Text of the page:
Obama wants to spent $15 billion a year over the next decade to spur research into cellulosic ethanol; more fuel efficient cars; plug-in electric hybrid cars; new solar and wind turbine technologies; and capturing carbon dioxide -- the leading culprit in global warming -- from coal burning power plants. All these efforts could become less politically urgent and more financially difficult if oil prices keep on falling and financial turmoil keeps its grip on credit markets.
AUTOS: The Big Three: Venerable but Vulnerable
General Motors celebrated its 100th anniversary in mid-September. Today, Detroit's automakers are facing dire conditions that could threaten their existence. General Motors and Chrysler even had to deny bankruptcy rumors.
U.S. auto sales declined to their lowest level in more than 17 years last month. GM and Ford reported Friday that they burned through a combined $14.6 billion in the third quarter. Ford said it would slash more than 2,000 white collar jobs.
In need of cash, GM held talks with Cerberus Capital Management, the majority owner of Chrysler, about acquiring Chrysler. GM reportedly sought Chrysler's $11 billion in cash -- and federal aid -- to make the deal happen.
Congress approved $25 billion in loans in September for the companies to retool plants to build more fuel-efficient vehicles. But since then, market conditions have deteriorated and the companies are turning to Congress for more help.
The companies and the United Auto Workers want an additional $25 billion in loans to get through the downturn in sales. That money could come from the $700 billion financial bailout being run by the Treasury Department or from low-rate emergency borrowing from the Federal Reserve's discount window, used in normal times by banks. They also want an additional $25 billion in federal loans for health care payments for retirees.
The leaders of GM, Ford and Chrysler, and the president of the UAW met with House Speaker Nancy Pelosi and Senate Majority Leader Harry Reid on Thursday to discuss several options. On Saturday, Reid and Pelosi said in a letter to Treasury Secretary Henry Paulson that the administration should consider expanding the bailout to include car companies.
At a news conference Friday, Obama said his early focus as president would be on producing jobs and he mentioned actions to help the auto industry.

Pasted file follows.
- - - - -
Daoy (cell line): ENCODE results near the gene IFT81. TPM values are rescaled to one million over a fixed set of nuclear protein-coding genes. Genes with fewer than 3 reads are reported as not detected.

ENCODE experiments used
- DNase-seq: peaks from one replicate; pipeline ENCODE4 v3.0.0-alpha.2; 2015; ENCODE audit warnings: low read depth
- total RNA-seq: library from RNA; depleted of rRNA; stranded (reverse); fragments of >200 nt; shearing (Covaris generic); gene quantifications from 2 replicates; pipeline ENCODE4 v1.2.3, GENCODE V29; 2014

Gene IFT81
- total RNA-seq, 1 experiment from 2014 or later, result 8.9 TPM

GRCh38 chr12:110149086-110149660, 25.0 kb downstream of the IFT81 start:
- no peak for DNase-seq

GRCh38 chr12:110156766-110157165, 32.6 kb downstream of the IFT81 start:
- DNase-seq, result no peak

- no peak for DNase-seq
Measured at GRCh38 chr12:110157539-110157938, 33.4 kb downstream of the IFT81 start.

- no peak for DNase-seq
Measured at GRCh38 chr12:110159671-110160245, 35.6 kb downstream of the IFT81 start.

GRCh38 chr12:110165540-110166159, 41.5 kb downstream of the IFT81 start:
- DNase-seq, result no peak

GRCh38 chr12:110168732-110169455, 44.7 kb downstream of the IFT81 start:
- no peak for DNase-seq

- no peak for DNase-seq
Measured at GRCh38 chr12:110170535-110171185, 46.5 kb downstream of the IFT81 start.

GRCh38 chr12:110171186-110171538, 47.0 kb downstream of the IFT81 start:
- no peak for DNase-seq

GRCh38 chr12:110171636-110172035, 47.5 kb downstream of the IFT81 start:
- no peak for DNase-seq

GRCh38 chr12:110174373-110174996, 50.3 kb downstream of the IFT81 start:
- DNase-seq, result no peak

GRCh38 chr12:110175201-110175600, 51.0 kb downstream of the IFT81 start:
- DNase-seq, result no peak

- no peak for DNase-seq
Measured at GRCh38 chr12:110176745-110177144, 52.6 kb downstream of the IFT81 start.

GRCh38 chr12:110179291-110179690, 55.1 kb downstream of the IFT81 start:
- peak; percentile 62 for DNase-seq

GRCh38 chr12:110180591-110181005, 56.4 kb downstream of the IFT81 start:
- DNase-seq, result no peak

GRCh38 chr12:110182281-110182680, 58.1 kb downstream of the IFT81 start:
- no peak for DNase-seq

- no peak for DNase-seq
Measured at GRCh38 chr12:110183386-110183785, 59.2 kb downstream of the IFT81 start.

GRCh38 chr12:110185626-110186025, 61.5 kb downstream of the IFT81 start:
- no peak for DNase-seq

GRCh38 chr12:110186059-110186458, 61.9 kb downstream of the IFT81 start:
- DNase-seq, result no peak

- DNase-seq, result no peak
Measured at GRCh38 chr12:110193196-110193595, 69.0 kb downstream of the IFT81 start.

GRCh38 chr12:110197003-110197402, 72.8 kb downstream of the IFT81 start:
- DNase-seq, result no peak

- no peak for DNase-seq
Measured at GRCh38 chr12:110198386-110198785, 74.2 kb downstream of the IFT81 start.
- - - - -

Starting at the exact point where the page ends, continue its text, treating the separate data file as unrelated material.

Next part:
THE ENVIRONMENT: A quiet attempt to ease the rules
The administration tried to soften the rules that protect endangered species -- changes that Obama said he would reverse.
The Interior Department released proposals to change how the government evaluates things that could harm animals, plants and the environments they live in. Despite a court order to the contrary, the department is again trying to remove protections for gray wolves in the northern Rockies.
Specifically, the administration wants to eliminate the input of government scientists when agencies decide whether power plants, dams and other project are likely to harm species. The administration long has said the fate of the polar bear cannot be used to block projects that emit the gases blamed for global warming. During the election, that was broadened by department lawyers to cover all animals and plants.
In an effort to lock in the regulation before Obama takes over, the agency called 15 of its people to Washington to spend four days sorting through the 200,000 comments received on its proposal.
The department also is working to open up millions of acres of public lands to oil and gas drilling and motorized vehicles before Bush leaves office in January.
Well before the election season, Bush had earned the distinction of being the president to protect fewer species than any other. In his eight years in the White House, he has placed 58 species on the endangered species list. His father, the first President Bush, protected 231 animals and plants during his four years in the office.